The United States is calling on authorities in Yugoslavia and Bosnia-Herzegovina to take action against firms it says have been providing military assistance to Iraq in violation of U.N. sanctions. The companies are said to have been helping Iraq refurbish its aging fleet of military aircraft.
Officials here say the United States has "clear evidence" that two companies, one in Bosnia's Serb Republic and the other in Yugoslavia, have been providing Iraq with aviation spare parts and expertise, and they are calling on authorities in both countries to investigate and halt the activity.
The State Department identified the firms involved as Orao Aviation, based in the autonomous Serb area of the Bosnian federation, and a Yugoslav company called YugoImport.
State Department spokesman Richard Boucher says the United States has presented the governments there with information on the alleged transfers, and has been promised cooperation. "We presented this information to senior officials of Bosnia and Herzegovina, the Republika Srpska and the government of Yugoslavia. The officials have pledged a full investigation of these allegations. The U.S. expects the relevant authorities in Bosnia and Herzegovina and Yugoslavia to undertake the necessary steps to immediately halt any on-going cooperation with Iraq, to conduct a thorough investigation, and to hold accountable those responsible," Mr. Boucher said.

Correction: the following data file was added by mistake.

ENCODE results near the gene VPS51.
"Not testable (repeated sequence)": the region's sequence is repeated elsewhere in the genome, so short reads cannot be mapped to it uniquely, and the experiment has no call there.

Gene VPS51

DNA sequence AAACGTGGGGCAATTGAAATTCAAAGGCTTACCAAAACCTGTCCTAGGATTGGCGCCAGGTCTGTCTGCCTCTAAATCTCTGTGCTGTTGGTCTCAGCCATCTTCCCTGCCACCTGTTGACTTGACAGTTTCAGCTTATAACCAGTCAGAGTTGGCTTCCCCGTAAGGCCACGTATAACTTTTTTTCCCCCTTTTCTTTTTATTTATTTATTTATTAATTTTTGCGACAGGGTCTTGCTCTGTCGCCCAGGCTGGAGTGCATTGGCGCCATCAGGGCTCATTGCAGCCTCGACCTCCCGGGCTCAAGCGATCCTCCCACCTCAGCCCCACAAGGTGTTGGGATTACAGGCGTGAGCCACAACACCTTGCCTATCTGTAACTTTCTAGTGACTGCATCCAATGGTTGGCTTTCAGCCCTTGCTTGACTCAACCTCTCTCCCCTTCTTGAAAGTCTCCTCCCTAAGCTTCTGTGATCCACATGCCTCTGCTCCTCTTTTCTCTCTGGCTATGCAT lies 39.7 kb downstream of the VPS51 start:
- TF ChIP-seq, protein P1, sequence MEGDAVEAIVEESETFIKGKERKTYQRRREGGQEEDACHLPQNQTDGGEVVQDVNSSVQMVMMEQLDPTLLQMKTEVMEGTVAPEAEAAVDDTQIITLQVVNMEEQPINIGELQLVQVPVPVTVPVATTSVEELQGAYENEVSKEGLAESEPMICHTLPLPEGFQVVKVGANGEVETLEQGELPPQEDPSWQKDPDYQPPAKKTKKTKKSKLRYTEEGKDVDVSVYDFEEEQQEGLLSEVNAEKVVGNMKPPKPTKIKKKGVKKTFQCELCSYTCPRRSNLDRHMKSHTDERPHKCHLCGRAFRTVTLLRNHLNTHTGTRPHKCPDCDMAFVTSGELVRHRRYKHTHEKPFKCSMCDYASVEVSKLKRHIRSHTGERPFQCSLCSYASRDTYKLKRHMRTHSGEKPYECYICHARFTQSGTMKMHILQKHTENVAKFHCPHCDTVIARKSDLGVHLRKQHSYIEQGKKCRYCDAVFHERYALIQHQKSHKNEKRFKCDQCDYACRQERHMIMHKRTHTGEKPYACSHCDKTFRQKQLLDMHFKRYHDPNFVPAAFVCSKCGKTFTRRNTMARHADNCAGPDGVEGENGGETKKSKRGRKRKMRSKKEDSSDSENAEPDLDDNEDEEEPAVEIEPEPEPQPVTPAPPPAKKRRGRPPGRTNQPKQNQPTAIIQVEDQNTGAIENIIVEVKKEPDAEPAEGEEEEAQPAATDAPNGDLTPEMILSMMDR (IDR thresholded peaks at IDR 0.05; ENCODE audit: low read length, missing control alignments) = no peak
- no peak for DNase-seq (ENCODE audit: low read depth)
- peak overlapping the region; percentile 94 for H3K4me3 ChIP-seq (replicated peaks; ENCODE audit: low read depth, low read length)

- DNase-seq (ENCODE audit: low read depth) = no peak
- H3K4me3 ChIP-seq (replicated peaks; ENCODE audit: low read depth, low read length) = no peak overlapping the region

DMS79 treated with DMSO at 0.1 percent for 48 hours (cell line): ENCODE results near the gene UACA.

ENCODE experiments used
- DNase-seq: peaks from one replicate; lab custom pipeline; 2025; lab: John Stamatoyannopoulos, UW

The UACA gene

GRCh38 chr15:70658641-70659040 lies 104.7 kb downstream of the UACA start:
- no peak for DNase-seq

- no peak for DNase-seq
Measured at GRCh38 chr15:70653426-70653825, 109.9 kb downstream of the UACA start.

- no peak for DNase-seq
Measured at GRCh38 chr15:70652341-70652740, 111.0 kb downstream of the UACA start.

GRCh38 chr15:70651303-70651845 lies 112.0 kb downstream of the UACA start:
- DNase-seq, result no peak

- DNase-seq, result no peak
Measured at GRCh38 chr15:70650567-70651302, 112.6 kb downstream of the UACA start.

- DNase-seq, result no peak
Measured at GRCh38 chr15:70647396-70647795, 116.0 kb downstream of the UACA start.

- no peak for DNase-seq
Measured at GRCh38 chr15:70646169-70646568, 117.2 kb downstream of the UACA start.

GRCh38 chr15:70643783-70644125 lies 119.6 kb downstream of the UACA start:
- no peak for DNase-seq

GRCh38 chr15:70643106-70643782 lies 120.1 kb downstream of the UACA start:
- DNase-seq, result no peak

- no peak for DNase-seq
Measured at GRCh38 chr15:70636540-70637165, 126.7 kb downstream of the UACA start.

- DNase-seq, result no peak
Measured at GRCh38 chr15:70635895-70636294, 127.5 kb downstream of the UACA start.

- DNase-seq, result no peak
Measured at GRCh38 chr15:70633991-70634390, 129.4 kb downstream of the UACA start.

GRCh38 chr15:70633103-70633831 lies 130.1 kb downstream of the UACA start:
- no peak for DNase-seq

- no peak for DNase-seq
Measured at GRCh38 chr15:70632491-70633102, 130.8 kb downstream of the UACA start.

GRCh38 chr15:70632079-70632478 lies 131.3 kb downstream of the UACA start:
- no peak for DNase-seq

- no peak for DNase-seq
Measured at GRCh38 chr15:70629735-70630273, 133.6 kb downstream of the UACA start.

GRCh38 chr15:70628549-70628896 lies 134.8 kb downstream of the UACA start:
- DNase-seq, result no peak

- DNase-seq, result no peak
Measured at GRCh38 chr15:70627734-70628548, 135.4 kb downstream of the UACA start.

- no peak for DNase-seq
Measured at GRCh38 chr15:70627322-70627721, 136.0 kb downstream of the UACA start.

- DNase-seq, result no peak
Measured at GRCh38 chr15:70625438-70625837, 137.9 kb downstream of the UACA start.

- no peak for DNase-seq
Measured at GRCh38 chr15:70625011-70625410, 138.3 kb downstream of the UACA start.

Mr. Boucher gave few details of the transfers, but said the activity was of "serious concern" to U.S. officials.
He said the assistance to Iraq violated Gulf War U.N. sanctions, as well as the Bosnian Serb republic's obligation under the Dayton accords to keep the NATO-led peacekeeping force in Bosnia informed of military exports.
He said under questioning that the United States had no information that the Balkans governments had known of the trade with Iraq, and that U.S. officials were awaiting responses from Sarajevo and Belgrade before deciding whether to impose trade penalties against the two companies.